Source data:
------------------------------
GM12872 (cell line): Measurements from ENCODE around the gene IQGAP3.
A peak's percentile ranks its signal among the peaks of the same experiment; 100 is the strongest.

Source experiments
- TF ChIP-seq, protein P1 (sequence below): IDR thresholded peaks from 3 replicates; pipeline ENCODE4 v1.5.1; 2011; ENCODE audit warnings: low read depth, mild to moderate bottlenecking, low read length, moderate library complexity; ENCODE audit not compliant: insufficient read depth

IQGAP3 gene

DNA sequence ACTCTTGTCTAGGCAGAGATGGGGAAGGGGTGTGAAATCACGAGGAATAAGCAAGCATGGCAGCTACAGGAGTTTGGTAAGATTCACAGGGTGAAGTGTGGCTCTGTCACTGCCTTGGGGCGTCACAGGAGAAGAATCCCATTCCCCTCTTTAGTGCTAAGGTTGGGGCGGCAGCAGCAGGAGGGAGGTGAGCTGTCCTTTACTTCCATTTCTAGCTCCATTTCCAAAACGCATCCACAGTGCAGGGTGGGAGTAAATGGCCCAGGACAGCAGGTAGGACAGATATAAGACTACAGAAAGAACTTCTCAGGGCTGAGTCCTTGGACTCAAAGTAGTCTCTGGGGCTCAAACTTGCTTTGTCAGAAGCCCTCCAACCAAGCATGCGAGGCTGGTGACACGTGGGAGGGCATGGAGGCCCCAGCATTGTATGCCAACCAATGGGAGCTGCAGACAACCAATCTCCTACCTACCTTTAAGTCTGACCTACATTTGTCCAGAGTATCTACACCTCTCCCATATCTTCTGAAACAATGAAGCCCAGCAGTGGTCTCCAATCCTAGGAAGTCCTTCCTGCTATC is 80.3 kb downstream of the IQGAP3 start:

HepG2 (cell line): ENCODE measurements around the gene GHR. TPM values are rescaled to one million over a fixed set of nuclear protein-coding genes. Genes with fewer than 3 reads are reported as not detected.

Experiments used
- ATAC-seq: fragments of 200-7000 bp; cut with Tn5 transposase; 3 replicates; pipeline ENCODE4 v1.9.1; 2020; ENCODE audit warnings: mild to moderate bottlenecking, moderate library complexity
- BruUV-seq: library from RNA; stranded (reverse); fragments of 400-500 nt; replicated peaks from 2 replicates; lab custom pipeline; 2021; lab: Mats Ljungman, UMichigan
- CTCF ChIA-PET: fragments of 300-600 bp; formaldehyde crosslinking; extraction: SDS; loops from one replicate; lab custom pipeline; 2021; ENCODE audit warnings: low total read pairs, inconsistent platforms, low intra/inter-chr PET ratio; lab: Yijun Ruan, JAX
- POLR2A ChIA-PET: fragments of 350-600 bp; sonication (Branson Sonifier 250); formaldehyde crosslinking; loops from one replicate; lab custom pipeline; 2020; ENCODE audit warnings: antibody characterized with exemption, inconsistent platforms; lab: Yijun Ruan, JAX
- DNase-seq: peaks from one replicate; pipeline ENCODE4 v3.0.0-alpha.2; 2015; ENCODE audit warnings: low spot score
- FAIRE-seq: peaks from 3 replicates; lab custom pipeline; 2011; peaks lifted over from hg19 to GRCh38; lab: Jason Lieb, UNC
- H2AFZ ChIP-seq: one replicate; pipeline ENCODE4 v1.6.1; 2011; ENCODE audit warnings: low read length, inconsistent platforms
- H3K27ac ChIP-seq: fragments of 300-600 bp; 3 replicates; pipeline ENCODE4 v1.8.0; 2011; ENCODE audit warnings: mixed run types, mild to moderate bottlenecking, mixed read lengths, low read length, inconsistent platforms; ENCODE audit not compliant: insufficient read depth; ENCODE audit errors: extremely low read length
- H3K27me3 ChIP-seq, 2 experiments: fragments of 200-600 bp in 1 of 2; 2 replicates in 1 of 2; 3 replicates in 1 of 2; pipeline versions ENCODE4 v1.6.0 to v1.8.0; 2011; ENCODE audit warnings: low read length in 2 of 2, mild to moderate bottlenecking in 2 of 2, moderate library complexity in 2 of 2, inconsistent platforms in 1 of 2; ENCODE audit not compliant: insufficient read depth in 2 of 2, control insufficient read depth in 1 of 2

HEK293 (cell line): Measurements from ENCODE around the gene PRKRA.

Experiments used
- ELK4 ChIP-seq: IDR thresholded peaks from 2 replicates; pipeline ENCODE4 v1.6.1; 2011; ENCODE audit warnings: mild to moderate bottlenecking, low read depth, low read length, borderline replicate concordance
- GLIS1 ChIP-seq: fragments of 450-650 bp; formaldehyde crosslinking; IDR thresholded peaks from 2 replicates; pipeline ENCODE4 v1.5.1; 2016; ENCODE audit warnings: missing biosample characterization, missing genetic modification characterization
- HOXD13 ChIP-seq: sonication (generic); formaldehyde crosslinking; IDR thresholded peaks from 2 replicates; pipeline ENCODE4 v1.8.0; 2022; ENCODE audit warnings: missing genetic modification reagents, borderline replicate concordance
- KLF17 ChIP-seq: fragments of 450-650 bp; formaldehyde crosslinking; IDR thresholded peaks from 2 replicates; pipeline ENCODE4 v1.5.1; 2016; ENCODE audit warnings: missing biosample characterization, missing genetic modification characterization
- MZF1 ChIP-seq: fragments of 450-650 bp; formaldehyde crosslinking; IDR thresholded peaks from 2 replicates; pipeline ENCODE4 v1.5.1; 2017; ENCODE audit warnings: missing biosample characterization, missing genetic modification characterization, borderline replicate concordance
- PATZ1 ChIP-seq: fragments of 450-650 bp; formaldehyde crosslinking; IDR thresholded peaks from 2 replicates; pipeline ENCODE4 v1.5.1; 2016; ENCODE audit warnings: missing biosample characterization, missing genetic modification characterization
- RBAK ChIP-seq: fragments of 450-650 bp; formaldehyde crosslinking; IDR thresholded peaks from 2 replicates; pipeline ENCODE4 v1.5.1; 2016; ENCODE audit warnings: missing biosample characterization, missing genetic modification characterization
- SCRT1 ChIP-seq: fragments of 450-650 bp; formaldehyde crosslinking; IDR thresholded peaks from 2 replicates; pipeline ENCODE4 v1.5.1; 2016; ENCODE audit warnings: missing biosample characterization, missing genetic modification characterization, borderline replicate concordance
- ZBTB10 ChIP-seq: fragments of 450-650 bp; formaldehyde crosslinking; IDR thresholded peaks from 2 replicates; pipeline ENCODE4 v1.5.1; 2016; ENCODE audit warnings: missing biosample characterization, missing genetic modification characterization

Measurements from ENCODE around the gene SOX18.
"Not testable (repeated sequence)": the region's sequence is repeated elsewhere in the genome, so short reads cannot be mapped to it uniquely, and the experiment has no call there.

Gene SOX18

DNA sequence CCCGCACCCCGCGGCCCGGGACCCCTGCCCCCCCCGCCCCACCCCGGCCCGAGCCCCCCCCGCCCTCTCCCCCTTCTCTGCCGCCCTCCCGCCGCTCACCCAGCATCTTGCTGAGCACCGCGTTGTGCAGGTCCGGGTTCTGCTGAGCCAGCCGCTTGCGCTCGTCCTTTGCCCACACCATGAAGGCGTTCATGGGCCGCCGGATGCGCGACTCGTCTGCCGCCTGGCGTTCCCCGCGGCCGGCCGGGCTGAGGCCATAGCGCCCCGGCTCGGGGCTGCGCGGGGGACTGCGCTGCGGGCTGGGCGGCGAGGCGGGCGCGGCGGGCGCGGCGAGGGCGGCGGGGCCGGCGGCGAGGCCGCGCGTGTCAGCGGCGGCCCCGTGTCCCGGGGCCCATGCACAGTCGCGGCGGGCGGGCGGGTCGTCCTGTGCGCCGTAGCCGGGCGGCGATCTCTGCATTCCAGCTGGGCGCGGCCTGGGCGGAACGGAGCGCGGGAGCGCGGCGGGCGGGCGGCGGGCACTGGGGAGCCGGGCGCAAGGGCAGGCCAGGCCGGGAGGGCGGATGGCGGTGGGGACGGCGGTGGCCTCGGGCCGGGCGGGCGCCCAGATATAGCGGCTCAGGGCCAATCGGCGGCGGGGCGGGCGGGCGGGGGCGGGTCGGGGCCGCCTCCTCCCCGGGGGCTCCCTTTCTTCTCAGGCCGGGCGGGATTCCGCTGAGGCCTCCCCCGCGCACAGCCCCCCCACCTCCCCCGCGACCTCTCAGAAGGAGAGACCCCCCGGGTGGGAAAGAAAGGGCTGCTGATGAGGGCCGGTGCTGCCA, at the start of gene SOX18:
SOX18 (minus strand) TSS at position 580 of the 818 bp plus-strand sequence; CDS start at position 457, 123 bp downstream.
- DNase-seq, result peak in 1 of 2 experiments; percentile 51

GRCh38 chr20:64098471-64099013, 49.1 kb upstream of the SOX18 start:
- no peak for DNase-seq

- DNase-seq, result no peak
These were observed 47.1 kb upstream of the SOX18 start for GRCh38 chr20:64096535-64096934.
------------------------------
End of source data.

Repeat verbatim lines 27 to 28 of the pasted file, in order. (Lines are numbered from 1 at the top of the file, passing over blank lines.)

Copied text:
- SCRT1 ChIP-seq: fragments of 450-650 bp; formaldehyde crosslinking; IDR thresholded peaks from 2 replicates; pipeline ENCODE4 v1.5.1; 2016; ENCODE audit warnings: missing biosample characterization, missing genetic modification characterization, borderline replicate concordance
- ZBTB10 ChIP-seq: fragments of 450-650 bp; formaldehyde crosslinking; IDR thresholded peaks from 2 replicates; pipeline ENCODE4 v1.5.1; 2016; ENCODE audit warnings: missing biosample characterization, missing genetic modification characterization